Performers: unwilling players of mind games Photo:

Performers: unwilling players of mind games

Jenna Simeonov
Performing in public is about imaginary stats: there are sayings that go something like how it’s 10% preparation, 89% inspiration, and the final 1% a combination of panic and validation seeking. Whatever the proportions, the above factors are all in the artistic mix, balancing in a way that’s at best symbiotic, and at worst a mental food chain. In the spirit of airing out neuroses, we’ve identified four of the meanest games to which a performer’s mind can subject him. Feel free to add yours in the comments below!

Peaking too soon

There’s some sense to this superstition-like fear of putting your best foot forward, but at the wrong time. There can be such build-up for opening night of a show that the second performance can feel a little bit like work, lacking the adrenaline of the first night. Whether or not the difference between shows 1 and 2 is discernable from an audience’s perspective is another conversation entirely; it’s mind-gamey enough that performers are aware of the potential energy-dive (and effectively, dip in quality) before the show’s run is finished.

It’s something that the gentlemen of Overthought, A Podcast brought up in a recent episode, pointing to the curse of same-day dress rehearsals as fertile grounds for peak-too-soon syndrome. During what’s usually a late morning or early afternoon dress rehearsal, singers will try and save the good stuff for that night’s real-deal show; the question is, how little do they give? Shouldn’t they be really testing out the waters (it may actually be their only chance to do so), and offering up a true representation to the director and conductor of the show they’ve masterminded? If they opt for the take-it-easy method of dress rehearsing, does a low-energy, vague run-through, full of vocal and physical marking, really get your adrenaline pumping enough to put on a good show for opening night? Where on earth is the sweet spot?

Thinking your way to sick

The perfect storm: an upcoming gig that’s important for your career development or your bank account or your general enjoyment of life, plus the constant nagging inside your head about how crappy it would be to get debilitatingly sick for this gig, plus some real-life risk factors surrounding said gig, like sitting on a plane and arriving in a new climate with new sheets and new allergens. Add to that the excitement of knowing that stress can lead to illness, and singers are on a slippery slope from psychology to sick.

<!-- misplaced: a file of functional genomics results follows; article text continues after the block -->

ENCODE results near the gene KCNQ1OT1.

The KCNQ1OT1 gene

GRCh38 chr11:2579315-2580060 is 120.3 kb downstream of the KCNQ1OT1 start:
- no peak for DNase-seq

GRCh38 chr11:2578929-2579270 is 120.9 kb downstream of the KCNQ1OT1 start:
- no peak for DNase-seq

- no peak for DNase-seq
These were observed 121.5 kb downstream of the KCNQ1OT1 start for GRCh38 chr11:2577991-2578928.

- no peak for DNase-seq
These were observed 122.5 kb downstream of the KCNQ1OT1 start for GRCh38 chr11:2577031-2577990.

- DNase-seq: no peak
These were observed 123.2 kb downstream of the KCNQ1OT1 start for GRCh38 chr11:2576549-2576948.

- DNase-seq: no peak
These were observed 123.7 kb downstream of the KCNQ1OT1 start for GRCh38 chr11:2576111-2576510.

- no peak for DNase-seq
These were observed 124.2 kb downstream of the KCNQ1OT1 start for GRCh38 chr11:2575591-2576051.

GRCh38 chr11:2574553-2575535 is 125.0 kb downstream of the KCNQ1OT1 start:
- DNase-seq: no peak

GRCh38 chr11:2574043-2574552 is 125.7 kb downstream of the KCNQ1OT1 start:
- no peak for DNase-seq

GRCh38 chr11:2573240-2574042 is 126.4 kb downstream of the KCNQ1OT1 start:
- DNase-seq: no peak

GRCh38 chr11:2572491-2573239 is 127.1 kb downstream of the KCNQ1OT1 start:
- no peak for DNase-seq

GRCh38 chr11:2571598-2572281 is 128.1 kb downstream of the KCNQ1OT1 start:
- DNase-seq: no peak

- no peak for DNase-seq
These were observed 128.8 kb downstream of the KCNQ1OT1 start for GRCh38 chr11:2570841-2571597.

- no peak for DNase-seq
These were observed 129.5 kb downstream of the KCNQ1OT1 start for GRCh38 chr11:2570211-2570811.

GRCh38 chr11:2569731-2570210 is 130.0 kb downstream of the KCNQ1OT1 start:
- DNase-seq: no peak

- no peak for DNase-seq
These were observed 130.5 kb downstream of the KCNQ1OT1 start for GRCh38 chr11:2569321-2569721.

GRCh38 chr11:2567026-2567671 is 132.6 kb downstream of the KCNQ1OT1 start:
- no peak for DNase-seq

So, the solution is to just not be stressed, right? Worst game ever.

Distrusting your memory

Onstage, there’s a fine line between auto-pilot and rapidly firing brain synapses. Keeping one’s brain on is important, of course, but second-guessing is just the worst. Before you can even stop it, you can think too hard about your next word, your next musical phrase; in the split-second of second-guessing, your brain can seem to go from almost-full to entirely empty. Blank. Devoid of any idea of what is happening in this second that seems to last for an eon. Prompters may whisper a word in the spirit of helpfulness, that one word that’s suppose to spark the ignition of your very honed performer’s brain; but all you can think is “Mia figlia WHAT??

Trying to decode the audience’s facial expressions

This is not a good idea, but that’s never stopped anyone from trying. Sometimes, you’re not blessed with the glaring darkness that obscures the sea of faces watching you work onstage. Sometimes, you can see them very clearly. There’s a funny thing that happens with audiences, or any crowd, really; the people in them think that they’re invisible, even when they seem to make eye contact with the artists.

So, performer, the audience’s facial expressions won’t be the same as if you were having a normal conversation, where both parties are aware that they’re visible and being listened to. That means that all rules are out the window when it comes to gauging faces, and based on their expressions, deciding what the audience thinks of your performance. Rapt attention can look like vacant boredom, and engagement with characters can look like harsh judgement. It’s much easier said than done, but since the thoughts of others can’t be controlled anyway, performers are best left assuming the best. For their own sanity.

Perhaps a good deflection move would be to try and spark a specific reaction on a listener’s face. Does he look like he’s falling asleep? Aim that next high note in his general direction. Does she look like she’s sucking your teeth at your Don Giovanni? See if you can find time to send her a ballsy wink.


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